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Elite Colleges’s Love For Community College Transfer Students

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Replies to: Elite Colleges’s Love For Community College Transfer Students

  • skieuropeskieurope 38873 replies6866 threadsSuper Moderator Super Moderator
    edited July 19
    more similar to Harvard Extension, though my impression is more assimilated into regular CU class structure than HE is, though I could be wrong.)
    You are not wrong. Harvard Extension has its own set of courses; Columbia CGS students can choose from the regular Columbia offerings.
    edited July 19
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  • garlandgarland 15983 replies198 threadsRegistered User Senior Member
    edited July 19
    There are also specific SGS courses, and any CU undergrad can take them. So the schools sort of mix together. So overall, the curriculum is similar, but the admissions structures are entirely separate. As is FA.
    edited July 19
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  • skieuropeskieurope 38873 replies6866 threadsSuper Moderator Super Moderator
    There are also specific SGS courses, and any CU undergrad can take them. So the schools sort of mix together.
    Yes, you said it better.
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  • sylvan8798sylvan8798 6647 replies140 threadsRegistered User Senior Member
    Riversider wrote: »
    @sylvan8798 Any high achiever should be able to get merit or aid at some 4 year college so it’s not a bias, just a fact. However, I understand there are exceptions, personal/family issues and bigger hurdles for many but we are taking about majority here. Majority of CC doesn't qualify for selective colleges.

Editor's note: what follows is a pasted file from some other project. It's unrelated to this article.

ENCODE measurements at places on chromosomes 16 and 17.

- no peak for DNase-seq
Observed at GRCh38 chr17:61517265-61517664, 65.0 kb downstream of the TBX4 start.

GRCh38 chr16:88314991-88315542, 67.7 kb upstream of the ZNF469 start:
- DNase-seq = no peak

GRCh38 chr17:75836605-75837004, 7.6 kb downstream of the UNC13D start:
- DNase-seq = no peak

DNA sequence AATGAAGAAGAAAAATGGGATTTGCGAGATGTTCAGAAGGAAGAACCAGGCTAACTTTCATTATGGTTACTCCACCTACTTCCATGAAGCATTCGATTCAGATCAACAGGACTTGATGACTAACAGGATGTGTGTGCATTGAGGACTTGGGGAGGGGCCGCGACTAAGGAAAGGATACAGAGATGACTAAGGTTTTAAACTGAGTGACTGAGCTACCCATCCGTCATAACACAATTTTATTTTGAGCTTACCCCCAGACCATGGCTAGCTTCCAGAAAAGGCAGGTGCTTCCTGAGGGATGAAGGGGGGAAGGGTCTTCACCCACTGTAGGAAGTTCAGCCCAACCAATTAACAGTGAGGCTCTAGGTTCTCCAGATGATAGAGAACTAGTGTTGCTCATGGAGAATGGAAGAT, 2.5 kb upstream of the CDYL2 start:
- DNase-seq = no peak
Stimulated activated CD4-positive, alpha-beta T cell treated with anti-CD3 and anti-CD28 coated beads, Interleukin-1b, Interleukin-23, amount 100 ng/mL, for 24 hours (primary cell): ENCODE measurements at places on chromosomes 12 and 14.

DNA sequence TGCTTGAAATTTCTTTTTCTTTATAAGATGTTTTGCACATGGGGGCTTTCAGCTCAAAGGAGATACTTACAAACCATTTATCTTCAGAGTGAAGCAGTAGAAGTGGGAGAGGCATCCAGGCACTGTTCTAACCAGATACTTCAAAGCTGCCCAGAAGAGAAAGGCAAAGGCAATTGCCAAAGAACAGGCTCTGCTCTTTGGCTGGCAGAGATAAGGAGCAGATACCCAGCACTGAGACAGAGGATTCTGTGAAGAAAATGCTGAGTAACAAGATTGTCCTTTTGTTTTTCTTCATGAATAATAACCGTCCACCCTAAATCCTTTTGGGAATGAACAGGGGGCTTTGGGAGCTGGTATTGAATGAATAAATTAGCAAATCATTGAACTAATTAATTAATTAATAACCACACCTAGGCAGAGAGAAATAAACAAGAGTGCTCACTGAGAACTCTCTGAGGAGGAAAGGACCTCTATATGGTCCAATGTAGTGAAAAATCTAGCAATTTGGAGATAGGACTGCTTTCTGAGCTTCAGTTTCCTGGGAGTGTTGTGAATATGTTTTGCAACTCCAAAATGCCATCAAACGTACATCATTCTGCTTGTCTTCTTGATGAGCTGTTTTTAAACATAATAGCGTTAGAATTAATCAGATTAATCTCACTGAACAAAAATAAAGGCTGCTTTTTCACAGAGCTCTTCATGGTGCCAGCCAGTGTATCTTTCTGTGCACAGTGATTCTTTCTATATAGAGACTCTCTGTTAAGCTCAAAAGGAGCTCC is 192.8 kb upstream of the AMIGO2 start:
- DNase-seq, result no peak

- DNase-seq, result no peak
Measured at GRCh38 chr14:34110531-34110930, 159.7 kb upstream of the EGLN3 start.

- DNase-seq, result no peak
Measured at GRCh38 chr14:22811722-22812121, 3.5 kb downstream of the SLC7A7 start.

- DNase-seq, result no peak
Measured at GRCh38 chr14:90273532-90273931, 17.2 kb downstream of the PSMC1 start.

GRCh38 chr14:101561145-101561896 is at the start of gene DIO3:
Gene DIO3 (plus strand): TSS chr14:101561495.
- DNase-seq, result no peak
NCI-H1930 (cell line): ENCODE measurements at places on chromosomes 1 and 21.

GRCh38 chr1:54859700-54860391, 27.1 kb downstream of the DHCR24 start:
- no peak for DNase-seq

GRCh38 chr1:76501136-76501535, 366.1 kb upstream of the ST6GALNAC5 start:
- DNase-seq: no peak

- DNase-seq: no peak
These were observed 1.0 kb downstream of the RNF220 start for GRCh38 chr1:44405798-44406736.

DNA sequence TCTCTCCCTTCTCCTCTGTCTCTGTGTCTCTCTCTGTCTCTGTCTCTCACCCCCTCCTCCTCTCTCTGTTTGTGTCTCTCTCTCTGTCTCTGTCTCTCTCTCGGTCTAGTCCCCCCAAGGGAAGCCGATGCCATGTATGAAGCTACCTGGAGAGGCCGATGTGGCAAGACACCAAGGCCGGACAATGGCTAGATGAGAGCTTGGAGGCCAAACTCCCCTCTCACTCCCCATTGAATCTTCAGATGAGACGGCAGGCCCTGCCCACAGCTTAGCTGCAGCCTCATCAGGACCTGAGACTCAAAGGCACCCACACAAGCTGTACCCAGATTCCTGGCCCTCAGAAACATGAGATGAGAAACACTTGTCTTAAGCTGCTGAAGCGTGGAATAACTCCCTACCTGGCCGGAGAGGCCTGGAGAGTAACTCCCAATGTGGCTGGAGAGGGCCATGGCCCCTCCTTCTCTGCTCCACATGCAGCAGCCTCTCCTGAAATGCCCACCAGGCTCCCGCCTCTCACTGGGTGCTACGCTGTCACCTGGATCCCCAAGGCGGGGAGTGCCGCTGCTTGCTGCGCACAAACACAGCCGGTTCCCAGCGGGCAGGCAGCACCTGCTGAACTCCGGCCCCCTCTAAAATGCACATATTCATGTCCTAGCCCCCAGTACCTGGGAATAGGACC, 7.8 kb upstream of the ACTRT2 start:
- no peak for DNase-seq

The number of CC transferring to "selective colleges" is small, not the majority. Your question was
    It sure helps these students but what’s in it for these colleges?
    as if the students who DO manage to qualify after their community college are so inferior as to provide nothing to the selective college but a headache. Any evidence that transfers from community colleges fail out of elite schools?
    You also stated:
    It sucks for better students who couldn’t get in and had to go to less selective colleges but helps community college students who would never have qualified on merit as freshman to any good college
    You seem to be pivoting around among "good colleges", "selective colleges", and "elite colleges". Or is that only one small set?

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  • ucbalumnusucbalumnus 77733 replies678 threadsRegistered User Senior Member
    garland wrote: »
    There are also specific SGS courses, and any CU undergrad can take them. So the schools sort of mix together. So overall, the curriculum is similar, but the admissions structures are entirely separate. As is FA.

    Columbia SGS offers majors that are basically the same ones that its College division offers. So a non-traditional (as Columbia defines it) student wanting to major in a SEAS major would apply to SEAS, not SGS, right?
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  • cptofthehousecptofthehouse 29248 replies57 threadsRegistered User Senior Member
    I agree that There are not that many CC transfers to highly selective schools. State schools would be an exception as many do encourage students to go to community college and leave room for such transfers. It takes into account the many students who simply cannot afford to go to sleep away colleges for all 4 years Two years at CC means just two years of Room and board on top of tiiitin fees and expenses.

    My father’s plans for me were along those lines. Not a CC technically, but a satellite facility of a major university. He worked for the program so his kids got free tuition. With 4 kids going to college, he figured he could handle 2 years away for each of them if the stayed at home, worked part time for the first two years.

    Though it turned out all of us did get enough money to go away to school, it was in part because we were all very top students. Some of us were a hair away from going through the master plan. My father had. We did not qualify for much financial aid, but there was simply not the money for us to go away to school With free tuition , parents were happily able to provide 3 squares and a cot under their roof.